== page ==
My activist project was a lot of fun.  It was the one time I was able to have a more personal relationship with the black community while at Maitland Cottage.  I also love medicine and learning about different conditions so I thoroughly enjoyed going in every Friday.  There were a lot of things I was able to learn from a medical level to a communal level. There was one specific thing that happened during my activist project that played with my emotions and has repeated in my head multiple times.  I had to ask a grandmother of one of the children to sign consent for her granddaughter to get medical attention.  First of all this grandmother had a very hard time understanding my English but the sad part was watching her actually sign the form.  All she wrote was “Flynn”, all in manuscript, she did not hold the pen correctly, and it took her an exceptionally long time to sign her name.  If I had not seen it written with my own eyes I would have thought a six year old who had just learned how to write her last name had wrote it.  At that moment all I could think about was Apartheid and the struggle the black community had to go through to get proper education.  I do not think this woman has a learning disability, I think the oppression she went through while growing up has prevented her to learn how to do something that we consider to be so simple, signing our names.  The Sharpville Massacre was all I could think about for the rest of the day.  I couldn’t help but think what this woman must have gone through as a child in school.  While at the age that most of us are having a good time at school, making friends, and learning from a teacher we speak the same language as and understand; children during Apartheid were struggling to get a proper education.  This was just another way the Apartheid government was able to oppress the black community.  If they couldn’t learn, they couldn’t be educated enough to get jobs and therefore make money.  Without proper education they were not educated enough to understand politics and know that their human rights were being torn away from them.  Many people think that since apartheid has ended so has the oppression and abuse but I have seen with my own eyes the consequences of the actions made by the Apartheid government.  Although little things have happened, it will take a lot more effort for equality to be reached.  I hope that day will come soon so the suffering of so many will come to an end.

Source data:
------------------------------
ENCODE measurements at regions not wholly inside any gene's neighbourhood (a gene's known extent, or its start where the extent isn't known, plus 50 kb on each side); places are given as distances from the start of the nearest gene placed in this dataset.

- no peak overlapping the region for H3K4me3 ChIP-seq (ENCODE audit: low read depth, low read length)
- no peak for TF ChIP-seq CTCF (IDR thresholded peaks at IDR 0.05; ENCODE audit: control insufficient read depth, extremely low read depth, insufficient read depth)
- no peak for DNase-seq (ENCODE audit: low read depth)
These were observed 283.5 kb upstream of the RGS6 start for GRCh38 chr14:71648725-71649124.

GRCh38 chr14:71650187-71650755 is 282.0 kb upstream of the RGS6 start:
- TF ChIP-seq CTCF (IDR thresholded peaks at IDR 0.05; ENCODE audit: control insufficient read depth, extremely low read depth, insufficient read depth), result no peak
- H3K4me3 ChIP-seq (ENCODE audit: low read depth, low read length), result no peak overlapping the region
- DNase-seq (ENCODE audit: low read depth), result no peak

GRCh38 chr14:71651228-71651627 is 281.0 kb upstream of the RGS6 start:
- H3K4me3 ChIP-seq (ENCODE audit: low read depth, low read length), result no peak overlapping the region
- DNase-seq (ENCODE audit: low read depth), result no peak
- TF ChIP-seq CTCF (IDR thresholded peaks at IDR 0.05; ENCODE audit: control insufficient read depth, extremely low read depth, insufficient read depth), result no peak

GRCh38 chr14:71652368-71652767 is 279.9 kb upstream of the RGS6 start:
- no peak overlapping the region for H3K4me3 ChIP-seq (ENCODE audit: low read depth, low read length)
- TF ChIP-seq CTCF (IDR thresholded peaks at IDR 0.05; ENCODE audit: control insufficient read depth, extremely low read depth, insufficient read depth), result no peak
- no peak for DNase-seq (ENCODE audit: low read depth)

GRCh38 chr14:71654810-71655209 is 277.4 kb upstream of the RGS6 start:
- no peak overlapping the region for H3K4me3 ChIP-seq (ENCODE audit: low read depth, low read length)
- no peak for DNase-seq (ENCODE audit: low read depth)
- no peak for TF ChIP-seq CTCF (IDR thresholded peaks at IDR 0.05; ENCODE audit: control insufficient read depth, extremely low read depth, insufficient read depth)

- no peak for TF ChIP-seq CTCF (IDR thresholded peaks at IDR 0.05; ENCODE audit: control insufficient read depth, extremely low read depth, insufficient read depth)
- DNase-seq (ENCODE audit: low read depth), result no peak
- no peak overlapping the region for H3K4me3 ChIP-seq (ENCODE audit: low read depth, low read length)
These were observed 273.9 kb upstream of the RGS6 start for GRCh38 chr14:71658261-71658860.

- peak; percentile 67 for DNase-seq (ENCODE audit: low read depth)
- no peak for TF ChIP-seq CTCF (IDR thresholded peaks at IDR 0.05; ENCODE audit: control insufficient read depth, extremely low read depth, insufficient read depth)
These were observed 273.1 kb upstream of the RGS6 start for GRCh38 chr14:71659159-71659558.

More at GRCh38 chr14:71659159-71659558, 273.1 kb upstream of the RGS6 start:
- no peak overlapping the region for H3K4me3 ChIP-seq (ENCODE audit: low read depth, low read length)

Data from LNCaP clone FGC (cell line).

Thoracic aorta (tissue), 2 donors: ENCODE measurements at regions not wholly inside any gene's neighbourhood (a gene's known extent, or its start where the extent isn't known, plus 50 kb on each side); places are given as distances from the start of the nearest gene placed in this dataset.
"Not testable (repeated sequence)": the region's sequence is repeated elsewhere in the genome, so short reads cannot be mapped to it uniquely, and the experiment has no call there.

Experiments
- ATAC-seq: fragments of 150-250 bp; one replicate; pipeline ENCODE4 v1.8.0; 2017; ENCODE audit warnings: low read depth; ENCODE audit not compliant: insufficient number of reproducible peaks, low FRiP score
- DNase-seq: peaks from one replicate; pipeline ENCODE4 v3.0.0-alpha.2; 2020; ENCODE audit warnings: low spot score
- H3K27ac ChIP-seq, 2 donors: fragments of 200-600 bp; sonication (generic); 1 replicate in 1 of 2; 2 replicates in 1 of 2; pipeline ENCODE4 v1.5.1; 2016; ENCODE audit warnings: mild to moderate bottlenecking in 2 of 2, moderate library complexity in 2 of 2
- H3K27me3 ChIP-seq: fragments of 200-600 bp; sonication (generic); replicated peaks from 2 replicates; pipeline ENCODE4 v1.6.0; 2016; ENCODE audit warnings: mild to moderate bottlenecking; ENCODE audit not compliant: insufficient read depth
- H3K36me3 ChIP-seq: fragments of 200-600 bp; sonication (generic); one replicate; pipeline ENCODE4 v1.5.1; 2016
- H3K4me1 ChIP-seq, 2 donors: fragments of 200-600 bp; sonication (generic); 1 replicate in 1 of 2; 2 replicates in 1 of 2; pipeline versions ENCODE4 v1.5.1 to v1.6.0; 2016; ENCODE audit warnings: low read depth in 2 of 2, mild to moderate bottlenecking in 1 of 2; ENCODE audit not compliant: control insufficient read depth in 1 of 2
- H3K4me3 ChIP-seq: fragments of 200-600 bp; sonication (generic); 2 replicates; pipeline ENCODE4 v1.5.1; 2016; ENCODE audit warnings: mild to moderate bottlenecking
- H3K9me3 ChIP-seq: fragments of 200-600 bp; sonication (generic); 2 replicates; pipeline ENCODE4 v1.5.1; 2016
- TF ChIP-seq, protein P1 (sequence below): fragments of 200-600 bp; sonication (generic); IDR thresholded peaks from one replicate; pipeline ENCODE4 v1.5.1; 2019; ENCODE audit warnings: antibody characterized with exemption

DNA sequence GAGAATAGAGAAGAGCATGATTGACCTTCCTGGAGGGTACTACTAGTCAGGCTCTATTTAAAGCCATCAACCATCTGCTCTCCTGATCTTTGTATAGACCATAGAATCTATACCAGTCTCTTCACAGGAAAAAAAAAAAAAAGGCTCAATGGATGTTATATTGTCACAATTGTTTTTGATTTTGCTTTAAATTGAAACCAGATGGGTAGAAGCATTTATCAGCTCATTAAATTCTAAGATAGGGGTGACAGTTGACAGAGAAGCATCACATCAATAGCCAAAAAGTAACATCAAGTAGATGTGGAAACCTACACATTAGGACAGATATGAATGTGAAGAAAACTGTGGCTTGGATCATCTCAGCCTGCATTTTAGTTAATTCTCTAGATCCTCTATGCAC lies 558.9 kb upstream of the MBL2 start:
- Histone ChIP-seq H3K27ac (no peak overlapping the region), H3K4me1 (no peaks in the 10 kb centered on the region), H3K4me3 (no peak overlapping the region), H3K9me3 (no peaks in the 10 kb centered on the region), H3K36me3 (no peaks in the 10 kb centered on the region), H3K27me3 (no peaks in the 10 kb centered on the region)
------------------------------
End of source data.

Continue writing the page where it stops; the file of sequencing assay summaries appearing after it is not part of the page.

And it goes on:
24 April 2011

Lianna's last week


Time in Cape Town is coming to a close, and I still can’t wrap my head around how we’ve managed to spend over 3 months here.  While I can see the change that our time here has sparked in myself and others, I still am unable to comprehend how the time seems to be passing so quickly.  We have learned so much, and changed as people, and I’m pretty sure none of us want to go home.